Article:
Sean, here's something to consider. If your proximity to the city is work related the commuter rail is one way to go. You could even tie flies on the way to work :)
check out the link below.

12-04-2001, 05:00 PM

I have been house hunting for a couple of months now. While it can be a good time to buy (b/c of rates), the housing market has not been hit (yet) like the rental market. As such, the prices can still be somewhat outlandish. This past weekend for example, I saw more than one house in the 500k range and all were absolute junk. Scary even. Other than one very nice but very modest 2bed 2.5 bath place (1200ft2) for 399k (yes 399k), I did not see anything I would consider. As others have suggested, I would highly recommend spending the time to drive around and find communities that appeal to you. Attend a few open houses: Keep an eye on listings both at websites like and/or with a larger brokerage like Both websites allow you to save searches and listings which is helpful. If you'd like a contact at CB, I would be more than happy to refer the broker I have been working with (a co-workers mother). The broker will also be able to get you on an MLS e-mail list which will provide daily updates by town on listings, relistings, price changes etc...

If you're comfortable being a little further outside of the city, there seems to be an insane/not so insane price wall about 40 miles outside the city. A town like Plymouth for example (which I know nothing about) seems to have some very nice listings for the price by comparison. Again, I know little about Plymouth specifically b/c it is not an option for me. I have seem some great houses at reasonable prices, however...not to mention it is about 10-15 miles from the Cape :). Anyone know if there is a nuclear reactor under Plymouth ;)?

Anyway, hope this helps. Best of luck. If you'd like my contact at CB, drop me an e-mail (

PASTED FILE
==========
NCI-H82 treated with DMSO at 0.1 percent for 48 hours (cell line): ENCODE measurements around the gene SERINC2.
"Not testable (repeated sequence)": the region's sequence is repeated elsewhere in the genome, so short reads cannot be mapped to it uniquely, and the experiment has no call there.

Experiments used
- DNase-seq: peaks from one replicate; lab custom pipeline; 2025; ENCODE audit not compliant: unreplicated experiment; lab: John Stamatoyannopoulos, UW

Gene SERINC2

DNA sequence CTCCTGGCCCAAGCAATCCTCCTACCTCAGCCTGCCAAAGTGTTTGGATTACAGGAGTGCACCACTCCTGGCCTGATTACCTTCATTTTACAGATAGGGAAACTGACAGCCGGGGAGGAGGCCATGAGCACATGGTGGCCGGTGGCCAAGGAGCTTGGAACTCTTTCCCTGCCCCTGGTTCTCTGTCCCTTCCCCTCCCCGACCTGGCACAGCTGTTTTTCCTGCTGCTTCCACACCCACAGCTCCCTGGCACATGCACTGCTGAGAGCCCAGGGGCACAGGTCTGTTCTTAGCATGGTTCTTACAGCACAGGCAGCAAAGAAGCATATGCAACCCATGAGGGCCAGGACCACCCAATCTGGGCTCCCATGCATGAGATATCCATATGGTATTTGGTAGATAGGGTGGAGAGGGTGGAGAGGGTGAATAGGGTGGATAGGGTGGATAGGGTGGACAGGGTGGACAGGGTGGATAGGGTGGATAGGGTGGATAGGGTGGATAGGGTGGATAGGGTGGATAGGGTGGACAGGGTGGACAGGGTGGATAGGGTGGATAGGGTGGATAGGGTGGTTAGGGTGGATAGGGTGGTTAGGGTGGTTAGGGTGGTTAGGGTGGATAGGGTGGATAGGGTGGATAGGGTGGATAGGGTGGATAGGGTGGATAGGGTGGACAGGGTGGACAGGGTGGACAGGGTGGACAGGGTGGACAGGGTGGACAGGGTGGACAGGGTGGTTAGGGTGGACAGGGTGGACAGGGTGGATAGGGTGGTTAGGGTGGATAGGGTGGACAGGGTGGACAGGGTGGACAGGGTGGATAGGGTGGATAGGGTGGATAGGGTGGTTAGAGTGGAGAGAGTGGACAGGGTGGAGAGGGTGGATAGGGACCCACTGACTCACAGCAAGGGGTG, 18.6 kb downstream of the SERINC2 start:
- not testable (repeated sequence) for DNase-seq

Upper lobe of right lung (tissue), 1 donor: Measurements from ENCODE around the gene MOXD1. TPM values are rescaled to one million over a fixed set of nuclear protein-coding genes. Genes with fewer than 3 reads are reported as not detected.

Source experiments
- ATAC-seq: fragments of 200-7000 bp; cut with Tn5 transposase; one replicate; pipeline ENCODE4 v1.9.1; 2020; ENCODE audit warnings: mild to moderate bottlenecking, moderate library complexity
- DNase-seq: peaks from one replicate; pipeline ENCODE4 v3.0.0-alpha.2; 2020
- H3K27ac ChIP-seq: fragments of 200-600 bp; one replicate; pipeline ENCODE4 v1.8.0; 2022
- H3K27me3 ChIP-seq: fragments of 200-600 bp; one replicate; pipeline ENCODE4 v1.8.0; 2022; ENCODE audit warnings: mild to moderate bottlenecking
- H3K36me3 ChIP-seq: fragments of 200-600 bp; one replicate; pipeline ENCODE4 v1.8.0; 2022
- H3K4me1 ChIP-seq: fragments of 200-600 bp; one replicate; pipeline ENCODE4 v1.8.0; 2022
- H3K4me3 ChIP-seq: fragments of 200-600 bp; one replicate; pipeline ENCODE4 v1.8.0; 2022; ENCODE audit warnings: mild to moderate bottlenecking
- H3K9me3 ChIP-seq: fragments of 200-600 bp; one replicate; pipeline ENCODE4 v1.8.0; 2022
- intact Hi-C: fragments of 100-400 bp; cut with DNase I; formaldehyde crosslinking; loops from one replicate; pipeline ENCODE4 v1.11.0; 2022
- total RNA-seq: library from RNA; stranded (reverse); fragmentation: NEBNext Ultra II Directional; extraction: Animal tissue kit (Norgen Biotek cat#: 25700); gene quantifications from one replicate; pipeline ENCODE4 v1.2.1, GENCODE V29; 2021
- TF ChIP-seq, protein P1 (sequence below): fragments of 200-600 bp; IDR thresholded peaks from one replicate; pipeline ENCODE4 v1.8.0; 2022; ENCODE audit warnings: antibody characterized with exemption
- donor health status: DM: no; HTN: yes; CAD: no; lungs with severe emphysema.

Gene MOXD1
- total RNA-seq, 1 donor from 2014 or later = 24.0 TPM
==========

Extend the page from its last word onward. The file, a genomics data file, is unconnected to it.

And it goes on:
12-04-2001, 05:27 PM
The real estate market is a bit crazy here but with the economy such as it is your timing may be pretty good (always seems to be competition for software engineers despite the slow economy). If I were to bet I'd say prices are going to tumble a bit over the next six months to a year. Outside the 495 belt things are a bit more palatable price wise. Southeastern Mass may offer some of the best values plus pretty good proximity to the Cape. Commuter rail service is also available. The south shore can be a bit pricy until you get down Plymouth way.

As Jason said Plymouth is pretty reasonable but a bit of a commute. Plenty of fishable water though and just one town over and your on the Cape.

12-05-2001, 12:03 AM

What kind of job will you be looking for when you move to the Boston area? I've seen a few references to software engineering, but what specifically is your expertise?


12-05-2001, 12:15 AM
Software engineering/development of some sort. I program in C and perl and some java. Should have the java up to par by the time I move. I also have some medical research experience.

This is why I am thinking the boston area as this would give me the best chance at getting a job. Have seen a lot so far and I have not really started to look.


12-05-2001, 04:56 AM
Check out Holliston . Very good schools and a nice small town atmosphere. Not too far from the Cape.

12-05-2001, 12:47 PM